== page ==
Also, by the way, they have a couple of the more beautiful restrooms I've been in. And wandering through the bamboo on the way to the one in the Asian Woods was great fun. But, interestingly enough, there is no gift shop or cafe, and I was there for four hours with only a small apple and a handful of chocolate-covered coffee beans and water. I'm not sure if that's refreshing or discouraging.

Here's the poppy hill, which was much prettier even than it looks in this photo:

And a closeup of the buds of what I'm pretty sure is Magnolia sieboldii. Such perfect teardrops.

The plants are not labeled, I suppose because it's "a pleasure garden" and having to read things takes away from the pleasure somehow (personally, I enjoy avoidance of the frustration of not knowing names), but in some areas there are plant lists in boxes. I don't know, dear reader, if you find yourself in this position, but for me it's difficult sometimes to stop myself from identifying plants for others when they seem confused. I did manage not to interrupt the conversation I passed early in my visit that I think was misidentifying purple ninebark as elderberry; there is a dark-leafed and very pretty variety of that latter useful thug, but it was not present in that part of the garden. The two plants did in fact show up across from each other in another place, so hopefully the misidentifyers got to compare them later. But then, while attempting to read a murder mystery on a bench near the cut-flower garden, I was surrounded by some of the talkative bus crowd, and found myself jumping in to tell them that the orange flower they were exclaiming over was calendula, and yes it had been also over in the vegetable garden because it's edible. And then they asked me if I worked there. No, I just grow things and know what they are? Though of course I don't know what everything is, so labels would be nice.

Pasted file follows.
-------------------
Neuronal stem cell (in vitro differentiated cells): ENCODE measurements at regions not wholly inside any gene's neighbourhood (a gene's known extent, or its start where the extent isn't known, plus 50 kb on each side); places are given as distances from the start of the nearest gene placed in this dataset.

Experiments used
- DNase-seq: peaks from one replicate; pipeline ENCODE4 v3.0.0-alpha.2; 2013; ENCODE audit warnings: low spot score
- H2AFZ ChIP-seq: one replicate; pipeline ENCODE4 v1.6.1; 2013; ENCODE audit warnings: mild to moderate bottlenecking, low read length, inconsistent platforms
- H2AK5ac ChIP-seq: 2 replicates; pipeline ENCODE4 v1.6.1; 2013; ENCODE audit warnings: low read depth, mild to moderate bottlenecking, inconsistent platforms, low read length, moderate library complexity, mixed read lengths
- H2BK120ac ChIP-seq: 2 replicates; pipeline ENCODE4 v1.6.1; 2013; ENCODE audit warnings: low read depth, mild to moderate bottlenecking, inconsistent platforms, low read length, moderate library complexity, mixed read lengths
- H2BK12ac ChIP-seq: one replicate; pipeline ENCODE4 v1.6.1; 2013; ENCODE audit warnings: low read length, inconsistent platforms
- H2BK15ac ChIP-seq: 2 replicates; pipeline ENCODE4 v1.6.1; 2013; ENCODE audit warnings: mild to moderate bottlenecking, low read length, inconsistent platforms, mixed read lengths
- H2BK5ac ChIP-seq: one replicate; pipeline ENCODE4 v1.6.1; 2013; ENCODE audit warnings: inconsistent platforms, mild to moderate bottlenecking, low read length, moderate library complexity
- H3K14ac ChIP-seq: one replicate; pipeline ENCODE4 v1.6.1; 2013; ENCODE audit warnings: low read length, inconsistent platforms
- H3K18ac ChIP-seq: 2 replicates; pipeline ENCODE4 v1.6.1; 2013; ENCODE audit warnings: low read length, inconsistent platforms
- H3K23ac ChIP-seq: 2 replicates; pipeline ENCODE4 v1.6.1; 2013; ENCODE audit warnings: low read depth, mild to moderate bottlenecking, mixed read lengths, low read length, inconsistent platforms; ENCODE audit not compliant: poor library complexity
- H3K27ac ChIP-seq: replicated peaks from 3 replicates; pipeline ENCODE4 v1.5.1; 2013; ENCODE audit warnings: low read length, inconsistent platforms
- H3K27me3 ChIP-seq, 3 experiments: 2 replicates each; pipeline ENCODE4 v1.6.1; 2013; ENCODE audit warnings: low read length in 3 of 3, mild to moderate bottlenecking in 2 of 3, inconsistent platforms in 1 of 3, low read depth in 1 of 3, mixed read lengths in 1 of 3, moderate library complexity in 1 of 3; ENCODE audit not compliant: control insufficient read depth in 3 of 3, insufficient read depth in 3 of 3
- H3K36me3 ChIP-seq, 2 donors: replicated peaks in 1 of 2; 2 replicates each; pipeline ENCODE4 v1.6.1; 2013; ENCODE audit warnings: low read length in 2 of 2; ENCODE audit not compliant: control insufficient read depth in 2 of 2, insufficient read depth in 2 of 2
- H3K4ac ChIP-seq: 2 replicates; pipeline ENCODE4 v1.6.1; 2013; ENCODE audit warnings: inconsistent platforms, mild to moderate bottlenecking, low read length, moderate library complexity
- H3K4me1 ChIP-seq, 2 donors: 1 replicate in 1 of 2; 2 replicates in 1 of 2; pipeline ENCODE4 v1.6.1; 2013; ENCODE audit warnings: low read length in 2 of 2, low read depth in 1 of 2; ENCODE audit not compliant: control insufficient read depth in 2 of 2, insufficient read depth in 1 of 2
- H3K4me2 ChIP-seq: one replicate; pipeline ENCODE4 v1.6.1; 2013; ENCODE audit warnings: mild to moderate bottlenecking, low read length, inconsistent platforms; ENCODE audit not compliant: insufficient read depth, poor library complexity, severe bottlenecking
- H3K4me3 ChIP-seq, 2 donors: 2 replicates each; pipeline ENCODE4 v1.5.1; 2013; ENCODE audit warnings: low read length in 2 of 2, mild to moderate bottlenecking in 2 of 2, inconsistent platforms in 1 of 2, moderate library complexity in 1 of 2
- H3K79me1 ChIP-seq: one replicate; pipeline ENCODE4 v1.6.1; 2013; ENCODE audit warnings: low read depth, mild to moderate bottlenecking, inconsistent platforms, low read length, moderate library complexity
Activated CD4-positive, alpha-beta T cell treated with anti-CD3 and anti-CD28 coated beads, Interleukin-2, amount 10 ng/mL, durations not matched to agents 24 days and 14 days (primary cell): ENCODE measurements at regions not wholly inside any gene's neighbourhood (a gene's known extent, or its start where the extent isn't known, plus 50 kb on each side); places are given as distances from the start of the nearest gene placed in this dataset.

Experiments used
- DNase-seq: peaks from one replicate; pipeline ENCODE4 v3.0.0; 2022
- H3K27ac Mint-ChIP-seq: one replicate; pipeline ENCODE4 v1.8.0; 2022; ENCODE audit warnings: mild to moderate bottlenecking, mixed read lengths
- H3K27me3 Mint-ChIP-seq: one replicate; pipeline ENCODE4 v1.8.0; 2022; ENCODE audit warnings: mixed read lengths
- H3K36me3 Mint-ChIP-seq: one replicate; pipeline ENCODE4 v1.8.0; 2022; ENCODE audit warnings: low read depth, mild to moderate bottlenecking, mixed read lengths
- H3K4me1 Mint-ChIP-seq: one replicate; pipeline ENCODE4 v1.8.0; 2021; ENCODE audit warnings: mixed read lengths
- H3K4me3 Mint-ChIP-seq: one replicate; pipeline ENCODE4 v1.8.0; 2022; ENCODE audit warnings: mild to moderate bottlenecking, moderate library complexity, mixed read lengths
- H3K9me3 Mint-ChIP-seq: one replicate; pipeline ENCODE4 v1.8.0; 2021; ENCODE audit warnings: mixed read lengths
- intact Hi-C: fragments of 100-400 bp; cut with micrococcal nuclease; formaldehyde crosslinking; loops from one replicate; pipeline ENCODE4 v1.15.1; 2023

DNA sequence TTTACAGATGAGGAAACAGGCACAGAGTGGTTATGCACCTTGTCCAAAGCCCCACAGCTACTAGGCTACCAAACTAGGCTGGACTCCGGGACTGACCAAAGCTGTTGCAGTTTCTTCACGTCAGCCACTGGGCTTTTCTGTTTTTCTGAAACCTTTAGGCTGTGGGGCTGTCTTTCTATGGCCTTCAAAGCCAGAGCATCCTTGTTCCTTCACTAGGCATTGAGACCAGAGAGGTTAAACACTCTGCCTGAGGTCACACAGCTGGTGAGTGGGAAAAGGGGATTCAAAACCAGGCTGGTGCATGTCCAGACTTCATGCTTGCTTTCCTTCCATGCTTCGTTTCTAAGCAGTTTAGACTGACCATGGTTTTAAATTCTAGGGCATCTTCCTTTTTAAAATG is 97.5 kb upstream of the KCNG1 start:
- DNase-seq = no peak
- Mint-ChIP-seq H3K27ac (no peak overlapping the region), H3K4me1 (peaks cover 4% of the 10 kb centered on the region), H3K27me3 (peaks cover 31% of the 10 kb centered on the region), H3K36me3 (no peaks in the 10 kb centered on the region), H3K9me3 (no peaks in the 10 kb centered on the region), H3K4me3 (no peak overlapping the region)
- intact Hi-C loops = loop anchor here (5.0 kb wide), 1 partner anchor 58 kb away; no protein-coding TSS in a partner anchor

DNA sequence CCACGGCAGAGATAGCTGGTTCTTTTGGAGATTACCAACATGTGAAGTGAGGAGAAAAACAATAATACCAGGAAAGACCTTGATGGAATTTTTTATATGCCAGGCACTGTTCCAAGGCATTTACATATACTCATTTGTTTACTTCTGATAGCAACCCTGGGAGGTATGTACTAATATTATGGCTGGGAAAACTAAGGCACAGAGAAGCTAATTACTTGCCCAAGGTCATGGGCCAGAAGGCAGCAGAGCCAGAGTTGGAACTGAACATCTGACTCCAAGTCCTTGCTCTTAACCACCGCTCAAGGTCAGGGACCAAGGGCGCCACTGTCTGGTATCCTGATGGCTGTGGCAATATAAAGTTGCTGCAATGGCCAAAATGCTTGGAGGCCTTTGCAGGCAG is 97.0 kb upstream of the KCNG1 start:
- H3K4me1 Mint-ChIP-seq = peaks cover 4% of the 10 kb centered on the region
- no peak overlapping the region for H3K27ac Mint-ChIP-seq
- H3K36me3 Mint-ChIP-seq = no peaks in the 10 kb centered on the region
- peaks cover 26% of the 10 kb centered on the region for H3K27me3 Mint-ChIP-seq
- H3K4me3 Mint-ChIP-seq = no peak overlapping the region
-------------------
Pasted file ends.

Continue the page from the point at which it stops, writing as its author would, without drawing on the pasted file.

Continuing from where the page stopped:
They do have labels at Bartram's Garden; they also have weeds (Chanticleer really doesn't, as far as I noticed, and I tend to notice) and in general it's not as gorgeous, but one really wouldn't want it to be, because that would take away from the feeling of it being one family's personal playground for new botanical discoveries. I have a bit of a Thing about William Bartram, which may end up being a novel someday, but anyway the best thing about going there is not the flowerbeds and soil-poor vegetable garden or even the strolling through the woods; it's the thrill of the oldest surviving gingko in North America, and the franklinia that John and William discovered and named and grew from seed while the last ones in the wild perished, and this yellowwood:

which probably dates from the 1790s and is delectably gnarled. It's the connection; the feeling that you sort of know and understand the person who planted the seed, even though he died centuries ago. Which you don't get at a large public garden, even if it used to belong to a rich family (I mean, I feel a connection to the gardeners who work there, and you can even talk to them, but it's rather different), or at Monticello, though they are doing better at giving us a connection to the enslaved people who did most of the actual work, even if Jefferson had some of the visions.

So, both of these places wow me, in different ways. It was a good trip!